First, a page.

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    Gastrointestinal Carcinoid Tumors Treatment (PDQ®): Treatment - Health Professional Information [NCI] - Cellular and Pathologic Classification of Gastrointestinal Carcinoid Tumors

    A variety of neuroendocrine cells normally populate the gastrointestinal (GI) mucosa and submucosa. The type, location, and secretory products of GI neuroendocrine cells are well defined and are summarized in Table 1 below. As previously noted, individual carcinoid tumors have specific histologic and immunohistochemical features based on their anatomic location and neuroendocrine cell type. However, all carcinoids share common pathologic features that characterize them as well-differentiated neuroendocrine tumors (NETs).[1]

    Table 1. Gastrointestinal Neuroendocrine Cellsa

    CCK = cholecystokinin; D = somatostatin-producing; EC = enterochromaffin; ECL = enterochromaffin-like; G = Gastrin cell; GIP = gastric inhibitory polypeptide; L = enteroendocrine; M = motilin; N = neurotensin; PP = pancreatic polypeptide; S = secretin.
    a Adapted from [1,2,3]
    Cell Type Location Secretory Product
    G cell Gastric antrum and duodenum Gastrin
    ECL cell Gastric fundus and body Histamine
    D cell Stomach, duodenum, jejunum, colon, and rectum Somatostatin
    EC cell Stomach, duodenum, jejunum, ileum, colon, and rectum Serotonin, motilin, and substance P
    CCK cell Duodenum and jejunum Cholecystokinin
    GIP cell Duodenum and jejunum Gastric inhibitory polypeptide
    M cell Duodenum and jejunum Motilin
    S cell Duodenum and jejunum Secretin
    PP cell Duodenum Pancreatic polypeptide
    L cell Jejunum, ileum, colon, and rectum Polypeptide YY
    N cell Jejunum and ileum Neurotensin

    Updated in 2000, the World Health Organization (WHO) classification of GI NETs is clinically and prognostically useful for patients with newly diagnosed NETs of the GI tract because it accounts for specific biological behavior according to location and tumor differentiation.[4,5]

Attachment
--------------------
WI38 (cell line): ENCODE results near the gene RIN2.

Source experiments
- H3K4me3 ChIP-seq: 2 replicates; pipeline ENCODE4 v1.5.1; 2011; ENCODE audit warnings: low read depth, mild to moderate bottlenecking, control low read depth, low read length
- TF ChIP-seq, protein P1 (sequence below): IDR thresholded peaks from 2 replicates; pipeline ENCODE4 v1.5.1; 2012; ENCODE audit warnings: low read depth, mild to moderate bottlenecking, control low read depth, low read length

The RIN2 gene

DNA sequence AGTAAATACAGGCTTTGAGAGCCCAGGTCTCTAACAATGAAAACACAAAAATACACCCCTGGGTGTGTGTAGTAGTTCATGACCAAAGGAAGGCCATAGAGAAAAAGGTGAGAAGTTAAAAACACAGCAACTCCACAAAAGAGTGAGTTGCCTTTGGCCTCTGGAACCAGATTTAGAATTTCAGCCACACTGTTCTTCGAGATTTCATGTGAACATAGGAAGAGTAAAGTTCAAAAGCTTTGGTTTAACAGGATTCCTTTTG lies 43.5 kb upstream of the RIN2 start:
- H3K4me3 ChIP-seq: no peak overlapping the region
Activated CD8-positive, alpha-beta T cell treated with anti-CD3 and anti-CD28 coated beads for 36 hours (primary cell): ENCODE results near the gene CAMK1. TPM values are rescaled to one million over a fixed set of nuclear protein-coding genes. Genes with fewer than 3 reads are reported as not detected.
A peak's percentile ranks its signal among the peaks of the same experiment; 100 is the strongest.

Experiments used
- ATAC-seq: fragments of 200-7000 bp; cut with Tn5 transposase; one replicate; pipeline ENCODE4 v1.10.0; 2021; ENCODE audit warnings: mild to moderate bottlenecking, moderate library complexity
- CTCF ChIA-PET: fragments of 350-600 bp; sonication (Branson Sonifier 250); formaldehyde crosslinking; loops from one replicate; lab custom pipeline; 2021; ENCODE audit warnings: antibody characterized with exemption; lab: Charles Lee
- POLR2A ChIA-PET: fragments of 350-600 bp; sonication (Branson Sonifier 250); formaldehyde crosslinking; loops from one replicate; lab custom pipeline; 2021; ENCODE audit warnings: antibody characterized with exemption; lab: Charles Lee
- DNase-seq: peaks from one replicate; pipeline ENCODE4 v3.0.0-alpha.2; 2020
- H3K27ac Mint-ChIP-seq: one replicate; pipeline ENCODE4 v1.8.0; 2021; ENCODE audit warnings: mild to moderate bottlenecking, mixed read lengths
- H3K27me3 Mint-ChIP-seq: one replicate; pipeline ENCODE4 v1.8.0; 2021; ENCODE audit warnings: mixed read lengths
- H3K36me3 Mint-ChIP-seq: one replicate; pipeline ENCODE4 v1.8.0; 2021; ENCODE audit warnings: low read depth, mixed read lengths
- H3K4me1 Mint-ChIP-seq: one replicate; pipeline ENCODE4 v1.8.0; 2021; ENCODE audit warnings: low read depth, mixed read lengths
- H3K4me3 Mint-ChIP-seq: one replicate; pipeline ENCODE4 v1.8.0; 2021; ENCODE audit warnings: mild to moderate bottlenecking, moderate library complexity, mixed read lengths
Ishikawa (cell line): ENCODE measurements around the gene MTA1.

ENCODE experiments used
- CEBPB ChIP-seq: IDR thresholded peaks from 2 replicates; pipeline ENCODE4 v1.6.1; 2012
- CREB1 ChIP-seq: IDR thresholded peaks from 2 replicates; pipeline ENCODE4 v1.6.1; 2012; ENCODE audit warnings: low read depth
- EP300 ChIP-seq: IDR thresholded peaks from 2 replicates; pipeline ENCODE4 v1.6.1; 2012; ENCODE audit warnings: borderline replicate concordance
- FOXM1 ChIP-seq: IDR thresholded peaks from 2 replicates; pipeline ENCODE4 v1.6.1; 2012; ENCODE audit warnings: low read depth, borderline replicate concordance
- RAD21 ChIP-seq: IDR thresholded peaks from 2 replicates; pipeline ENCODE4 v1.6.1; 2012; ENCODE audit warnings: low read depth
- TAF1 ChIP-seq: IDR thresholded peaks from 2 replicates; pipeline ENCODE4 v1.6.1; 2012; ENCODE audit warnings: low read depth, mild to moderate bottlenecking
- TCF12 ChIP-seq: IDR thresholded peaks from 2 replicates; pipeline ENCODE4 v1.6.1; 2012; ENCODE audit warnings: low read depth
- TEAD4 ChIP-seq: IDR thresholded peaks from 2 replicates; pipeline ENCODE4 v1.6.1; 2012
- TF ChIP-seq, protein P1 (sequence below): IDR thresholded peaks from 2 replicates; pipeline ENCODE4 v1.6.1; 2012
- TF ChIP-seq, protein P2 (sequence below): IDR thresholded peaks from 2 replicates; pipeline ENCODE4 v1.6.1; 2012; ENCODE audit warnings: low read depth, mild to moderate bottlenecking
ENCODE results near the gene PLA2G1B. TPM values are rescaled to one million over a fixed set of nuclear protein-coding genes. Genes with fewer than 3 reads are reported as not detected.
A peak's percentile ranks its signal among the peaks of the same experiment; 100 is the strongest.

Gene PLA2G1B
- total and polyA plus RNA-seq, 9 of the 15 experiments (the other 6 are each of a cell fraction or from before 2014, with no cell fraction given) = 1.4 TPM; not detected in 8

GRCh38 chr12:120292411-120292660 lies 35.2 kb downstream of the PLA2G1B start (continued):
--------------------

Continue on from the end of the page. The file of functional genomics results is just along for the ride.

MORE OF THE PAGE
This classification distinguishes between the following:

    • Well-differentiated, mostly benign tumors with an excellent prognosis.
    • Well-differentiated carcinomas with a low malignant potential and a favorable prognosis.
    • Poorly differentiated carcinomas (small cell and fewer large cell), which are highly malignant and carry a poor prognosis.

    In this classification, the term carcinoid (or typical carcinoid) is used only for well-differentiated NETs of the GI tract, excluding the pancreas; the term malignant carcinoid (or atypical carcinoid) is used for the corresponding well-differentiated NETs at the same GI tract locations.[6,7] Despite some uncertainty surrounding the role of cell proliferation indices in the prognosis of NETs, it is clear that poorly differentiated carcinomas are highly aggressive and require a special therapeutic approach.[7,8,9] In a second step, the WHO classification subdivides GI NETs on the basis of localization and biology to achieve a prognostically relevant classification of the tumors.[5,6,7,9] In this subclassification, GI anatomical locations included the following:

    • Stomach (four different types).
    • Duodenum (and proximal jejunum) (five different types).
    • Ileum (including the distal jejunum).
    • Appendix.
    • Colon-rectum.
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